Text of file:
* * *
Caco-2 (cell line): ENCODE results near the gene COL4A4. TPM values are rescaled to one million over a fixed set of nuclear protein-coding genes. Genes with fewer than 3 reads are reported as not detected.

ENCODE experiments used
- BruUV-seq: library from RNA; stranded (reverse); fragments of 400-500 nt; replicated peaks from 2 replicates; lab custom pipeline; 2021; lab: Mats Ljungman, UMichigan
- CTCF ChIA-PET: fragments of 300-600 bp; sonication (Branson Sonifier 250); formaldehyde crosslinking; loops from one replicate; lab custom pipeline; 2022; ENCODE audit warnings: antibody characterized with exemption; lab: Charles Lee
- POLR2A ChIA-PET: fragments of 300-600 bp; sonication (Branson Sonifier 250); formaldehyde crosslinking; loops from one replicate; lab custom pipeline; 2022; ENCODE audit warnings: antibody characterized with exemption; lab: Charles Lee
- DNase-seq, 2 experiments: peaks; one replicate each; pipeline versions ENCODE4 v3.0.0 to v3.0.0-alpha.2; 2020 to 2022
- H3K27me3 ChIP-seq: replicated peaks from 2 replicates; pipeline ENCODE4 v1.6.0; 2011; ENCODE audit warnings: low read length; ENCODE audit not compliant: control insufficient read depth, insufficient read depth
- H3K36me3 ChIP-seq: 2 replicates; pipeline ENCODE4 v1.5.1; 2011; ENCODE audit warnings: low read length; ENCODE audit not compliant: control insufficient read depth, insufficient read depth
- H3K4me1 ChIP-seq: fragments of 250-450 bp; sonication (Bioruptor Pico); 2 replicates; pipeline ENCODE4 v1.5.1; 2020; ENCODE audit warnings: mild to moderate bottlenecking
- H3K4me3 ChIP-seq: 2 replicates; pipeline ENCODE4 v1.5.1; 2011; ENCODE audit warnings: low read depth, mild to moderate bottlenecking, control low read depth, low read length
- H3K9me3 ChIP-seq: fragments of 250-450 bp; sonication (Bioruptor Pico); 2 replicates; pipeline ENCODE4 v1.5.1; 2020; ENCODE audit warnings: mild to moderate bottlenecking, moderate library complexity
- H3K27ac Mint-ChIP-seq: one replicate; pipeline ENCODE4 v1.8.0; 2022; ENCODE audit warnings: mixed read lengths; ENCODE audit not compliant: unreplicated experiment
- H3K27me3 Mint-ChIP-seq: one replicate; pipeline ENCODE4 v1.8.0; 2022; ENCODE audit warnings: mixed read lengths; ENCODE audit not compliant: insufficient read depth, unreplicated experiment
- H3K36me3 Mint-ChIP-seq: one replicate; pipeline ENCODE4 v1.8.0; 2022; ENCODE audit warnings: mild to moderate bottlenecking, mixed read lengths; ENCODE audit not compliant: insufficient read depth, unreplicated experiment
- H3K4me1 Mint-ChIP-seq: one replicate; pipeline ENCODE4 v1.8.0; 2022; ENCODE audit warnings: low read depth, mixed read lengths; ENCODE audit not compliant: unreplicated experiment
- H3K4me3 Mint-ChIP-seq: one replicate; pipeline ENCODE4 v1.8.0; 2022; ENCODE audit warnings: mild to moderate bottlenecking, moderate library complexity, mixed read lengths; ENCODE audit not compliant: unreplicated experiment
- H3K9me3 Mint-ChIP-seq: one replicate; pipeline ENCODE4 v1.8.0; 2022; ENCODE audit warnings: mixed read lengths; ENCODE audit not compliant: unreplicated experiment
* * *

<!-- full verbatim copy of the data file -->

Caco-2 (cell line): ENCODE results near the gene COL4A4. TPM values are rescaled to one million over a fixed set of nuclear protein-coding genes. Genes with fewer than 3 reads are reported as not detected.

ENCODE experiments used
- BruUV-seq: library from RNA; stranded (reverse); fragments of 400-500 nt; replicated peaks from 2 replicates; lab custom pipeline; 2021; lab: Mats Ljungman, UMichigan
- CTCF ChIA-PET: fragments of 300-600 bp; sonication (Branson Sonifier 250); formaldehyde crosslinking; loops from one replicate; lab custom pipeline; 2022; ENCODE audit warnings: antibody characterized with exemption; lab: Charles Lee
- POLR2A ChIA-PET: fragments of 300-600 bp; sonication (Branson Sonifier 250); formaldehyde crosslinking; loops from one replicate; lab custom pipeline; 2022; ENCODE audit warnings: antibody characterized with exemption; lab: Charles Lee
- DNase-seq, 2 experiments: peaks; one replicate each; pipeline versions ENCODE4 v3.0.0 to v3.0.0-alpha.2; 2020 to 2022
- H3K27me3 ChIP-seq: replicated peaks from 2 replicates; pipeline ENCODE4 v1.6.0; 2011; ENCODE audit warnings: low read length; ENCODE audit not compliant: control insufficient read depth, insufficient read depth
- H3K36me3 ChIP-seq: 2 replicates; pipeline ENCODE4 v1.5.1; 2011; ENCODE audit warnings: low read length; ENCODE audit not compliant: control insufficient read depth, insufficient read depth
- H3K4me1 ChIP-seq: fragments of 250-450 bp; sonication (Bioruptor Pico); 2 replicates; pipeline ENCODE4 v1.5.1; 2020; ENCODE audit warnings: mild to moderate bottlenecking
- H3K4me3 ChIP-seq: 2 replicates; pipeline ENCODE4 v1.5.1; 2011; ENCODE audit warnings: low read depth, mild to moderate bottlenecking, control low read depth, low read length
- H3K9me3 ChIP-seq: fragments of 250-450 bp; sonication (Bioruptor Pico); 2 replicates; pipeline ENCODE4 v1.5.1; 2020; ENCODE audit warnings: mild to moderate bottlenecking, moderate library complexity
- H3K27ac Mint-ChIP-seq: one replicate; pipeline ENCODE4 v1.8.0; 2022; ENCODE audit warnings: mixed read lengths; ENCODE audit not compliant: unreplicated experiment
- H3K27me3 Mint-ChIP-seq: one replicate; pipeline ENCODE4 v1.8.0; 2022; ENCODE audit warnings: mixed read lengths; ENCODE audit not compliant: insufficient read depth, unreplicated experiment
- H3K36me3 Mint-ChIP-seq: one replicate; pipeline ENCODE4 v1.8.0; 2022; ENCODE audit warnings: mild to moderate bottlenecking, mixed read lengths; ENCODE audit not compliant: insufficient read depth, unreplicated experiment
- H3K4me1 Mint-ChIP-seq: one replicate; pipeline ENCODE4 v1.8.0; 2022; ENCODE audit warnings: low read depth, mixed read lengths; ENCODE audit not compliant: unreplicated experiment
- H3K4me3 Mint-ChIP-seq: one replicate; pipeline ENCODE4 v1.8.0; 2022; ENCODE audit warnings: mild to moderate bottlenecking, moderate library complexity, mixed read lengths; ENCODE audit not compliant: unreplicated experiment
- H3K9me3 Mint-ChIP-seq: one replicate; pipeline ENCODE4 v1.8.0; 2022; ENCODE audit warnings: mixed read lengths; ENCODE audit not compliant: unreplicated experiment